Urban Justice Urban Justice Center individual rights - social change

Human rights standards provide an avenue of response to social injustice when national, state, and local laws and processes fail. The Human Rights Project attempts to situate domestic poverty and discrimination issues within a human rights framework. While international human rights groups abound, we are one of only a handful of organizations in the United States working to analyze domestic social policy in this manner.

Our work represents a unique and creative attempt to push for a higher standard of government accountability than U.S. legislation typically allows. For example, the United Nations' Universal Declaration of Human Rights and a host of international treaties articulate the right to basic necessities such as food, housing, health, and employment. However, U.S. safety net programs and laws do not clearly acknowledge these rights, and often circumvent or disregard them.

The Human Rights Project works to:

  • Educate local legislators, media, and the public about our government’s role in advancing or restricting human rights.
  • Equip advocates with human rights tools, models and networks.
  • Inspire positive action and collaboration.
  • Develop and share models for using human rights to demand higher standards of government accountability at local and national levels.

News and Events

New York City Council Human Rights Report Card Released

The Human Rights Project is pleased to announce the release of our sixth annual New York City Council Human Rights Report Card. The Report Card is a tool for education and for action, designed to advance the use of a human rights framework in policy evaluation and advocacy. It also measures the commitment of the New York City Council to promoting human rights in our city.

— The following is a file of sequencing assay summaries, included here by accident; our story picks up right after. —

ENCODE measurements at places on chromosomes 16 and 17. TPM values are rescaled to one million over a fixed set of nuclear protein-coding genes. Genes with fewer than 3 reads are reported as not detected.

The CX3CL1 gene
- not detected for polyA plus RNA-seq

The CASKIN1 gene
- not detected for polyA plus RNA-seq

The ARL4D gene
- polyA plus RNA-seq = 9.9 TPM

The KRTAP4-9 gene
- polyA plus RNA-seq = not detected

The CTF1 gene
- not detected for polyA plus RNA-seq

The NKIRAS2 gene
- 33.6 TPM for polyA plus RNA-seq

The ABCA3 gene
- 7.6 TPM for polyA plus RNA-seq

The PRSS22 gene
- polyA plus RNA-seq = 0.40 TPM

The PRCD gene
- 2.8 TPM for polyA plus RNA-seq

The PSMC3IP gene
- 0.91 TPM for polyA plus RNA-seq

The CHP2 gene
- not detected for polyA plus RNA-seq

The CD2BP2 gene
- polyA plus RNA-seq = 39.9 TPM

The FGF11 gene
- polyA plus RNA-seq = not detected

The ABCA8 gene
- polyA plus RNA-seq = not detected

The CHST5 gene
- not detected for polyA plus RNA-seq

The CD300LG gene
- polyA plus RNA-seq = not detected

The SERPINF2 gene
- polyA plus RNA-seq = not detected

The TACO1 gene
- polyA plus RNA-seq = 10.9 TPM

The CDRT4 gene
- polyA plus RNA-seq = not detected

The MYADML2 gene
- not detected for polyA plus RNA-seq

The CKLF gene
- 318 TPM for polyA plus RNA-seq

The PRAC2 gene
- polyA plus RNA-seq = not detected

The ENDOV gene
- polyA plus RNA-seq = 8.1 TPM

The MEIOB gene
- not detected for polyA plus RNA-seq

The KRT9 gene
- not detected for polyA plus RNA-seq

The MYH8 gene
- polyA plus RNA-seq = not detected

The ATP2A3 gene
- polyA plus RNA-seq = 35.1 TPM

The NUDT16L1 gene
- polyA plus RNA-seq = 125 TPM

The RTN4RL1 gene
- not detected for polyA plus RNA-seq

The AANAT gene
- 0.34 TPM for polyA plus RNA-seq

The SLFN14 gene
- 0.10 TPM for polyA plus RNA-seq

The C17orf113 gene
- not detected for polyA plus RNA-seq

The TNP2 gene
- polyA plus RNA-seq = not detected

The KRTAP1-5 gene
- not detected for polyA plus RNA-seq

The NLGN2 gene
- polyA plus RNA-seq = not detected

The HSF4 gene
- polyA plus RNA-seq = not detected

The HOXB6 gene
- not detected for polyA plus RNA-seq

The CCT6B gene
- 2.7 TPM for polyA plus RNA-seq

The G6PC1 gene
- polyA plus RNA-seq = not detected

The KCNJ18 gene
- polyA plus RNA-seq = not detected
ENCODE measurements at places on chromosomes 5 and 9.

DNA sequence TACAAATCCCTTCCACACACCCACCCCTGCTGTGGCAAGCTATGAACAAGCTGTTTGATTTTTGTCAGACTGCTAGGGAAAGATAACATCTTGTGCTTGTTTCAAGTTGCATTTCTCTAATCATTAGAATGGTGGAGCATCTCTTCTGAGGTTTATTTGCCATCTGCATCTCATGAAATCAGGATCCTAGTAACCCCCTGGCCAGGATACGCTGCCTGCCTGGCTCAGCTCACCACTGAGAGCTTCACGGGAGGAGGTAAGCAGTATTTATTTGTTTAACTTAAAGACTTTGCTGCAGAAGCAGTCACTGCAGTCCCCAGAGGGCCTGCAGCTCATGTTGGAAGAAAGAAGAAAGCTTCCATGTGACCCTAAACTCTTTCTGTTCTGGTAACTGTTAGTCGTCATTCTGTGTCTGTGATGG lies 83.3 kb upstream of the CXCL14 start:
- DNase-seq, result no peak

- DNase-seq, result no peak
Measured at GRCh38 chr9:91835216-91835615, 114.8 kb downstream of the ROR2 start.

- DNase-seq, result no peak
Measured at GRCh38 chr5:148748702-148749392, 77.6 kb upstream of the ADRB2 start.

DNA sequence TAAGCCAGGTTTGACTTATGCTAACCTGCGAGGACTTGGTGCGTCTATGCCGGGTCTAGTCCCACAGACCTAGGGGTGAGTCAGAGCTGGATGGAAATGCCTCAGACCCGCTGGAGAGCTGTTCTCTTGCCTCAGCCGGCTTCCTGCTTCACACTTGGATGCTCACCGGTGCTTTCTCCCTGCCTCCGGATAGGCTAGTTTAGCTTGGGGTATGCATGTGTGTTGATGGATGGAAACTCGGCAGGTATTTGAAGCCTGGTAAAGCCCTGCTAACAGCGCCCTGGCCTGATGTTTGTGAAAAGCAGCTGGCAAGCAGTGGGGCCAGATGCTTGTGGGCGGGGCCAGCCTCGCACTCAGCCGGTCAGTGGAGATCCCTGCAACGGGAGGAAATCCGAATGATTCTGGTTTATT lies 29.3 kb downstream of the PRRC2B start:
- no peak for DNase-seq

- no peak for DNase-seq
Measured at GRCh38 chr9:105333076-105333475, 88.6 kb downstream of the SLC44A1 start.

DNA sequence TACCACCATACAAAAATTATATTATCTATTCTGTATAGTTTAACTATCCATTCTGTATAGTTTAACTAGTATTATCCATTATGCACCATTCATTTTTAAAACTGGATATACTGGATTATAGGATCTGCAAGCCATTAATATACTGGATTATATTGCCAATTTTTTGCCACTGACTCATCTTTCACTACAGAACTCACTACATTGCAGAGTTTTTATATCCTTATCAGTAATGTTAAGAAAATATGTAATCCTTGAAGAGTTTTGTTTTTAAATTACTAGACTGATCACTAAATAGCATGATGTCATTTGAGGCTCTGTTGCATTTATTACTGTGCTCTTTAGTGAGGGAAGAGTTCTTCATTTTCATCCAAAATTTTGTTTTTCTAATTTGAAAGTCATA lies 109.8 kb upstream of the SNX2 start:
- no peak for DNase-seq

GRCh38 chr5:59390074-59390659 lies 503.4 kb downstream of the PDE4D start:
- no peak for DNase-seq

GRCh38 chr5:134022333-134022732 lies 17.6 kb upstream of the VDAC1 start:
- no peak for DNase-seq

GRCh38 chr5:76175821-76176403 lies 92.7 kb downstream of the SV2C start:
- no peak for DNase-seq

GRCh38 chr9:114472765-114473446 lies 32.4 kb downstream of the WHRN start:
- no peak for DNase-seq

The Report Card is available in its entirety for a suggested donation of $10. Upon ordering, you will receive free access to a digital version of the Report Card along with your hard copies. To order the Report Card and to receive the password to access the electronic version, please click below to make a donation:

Once you have the password, click here to download the Report Card. The minimum contribution accepted via this link is $5. If you would like a copy of the Report Card but have extenuating circumstances, feel free to contact nbramstedt@urbanjustice.org.

To preserve the integrity of the Council Watch project, we do not accept financial contributions from individuals affiliated with the New York City Council or New York City government. If you are either and would like access to the Report Card, please contact nbramstedt@urbanjustice.org.

To peek inside the Report Card, please click on the following links:

Read coverage in the press:

PDF "NY Councilmen earn top scores on human rights," NY Daily News, March 25, 2014

PDF "Human Rights Project releases report card on City Council," AM New York, March 25, 2014

PDF "And the city council's champion for human rights is ...," Labor Press, March 27, 2014

PDF "NYC human rights report card grades council members," Amsterdam News, March 30, 2014

2014 Human Rights Institute

The Human Rights Project at the Urban Justice Center, in partnership with the US Human Rights Network, is pleased to announce the ninth annual Human Rights Institute, to be held April 2-4, 2014 in New York City.

For more information, check out the new Human Rights Institute page.

Discussion on the Future of NYC Council

On the evening of Monday, December 2nd, the Human Rights Project (HRP) along with Common Cause/NY and New York Law School/Center for New York City Law, held a roundtable at New York Law School with six New York City Council members -Inez Dickens, Daniel Garodnick, Melissa Mark-Viverito, Annabel Palma, James Vacca, and Mark Weprin – on the future of the City Council. The roundtable, moderated by Susan Lerner, Executive Director of Common Cause/NY and Christina Greer, Fordham University Professor, featured an in-depth discussion on the Council's rules and operations going forward, touching on topics including discretionary funds, the progression of legislation, the roles of Council, working with Mayor Elect DeBlasio, and the incoming 21 Council members. HRP Director Shani Jamila provided opening and concluding remarks. A video of the event is available at CitylandNYC.org. Audio of the event may be accessed here.

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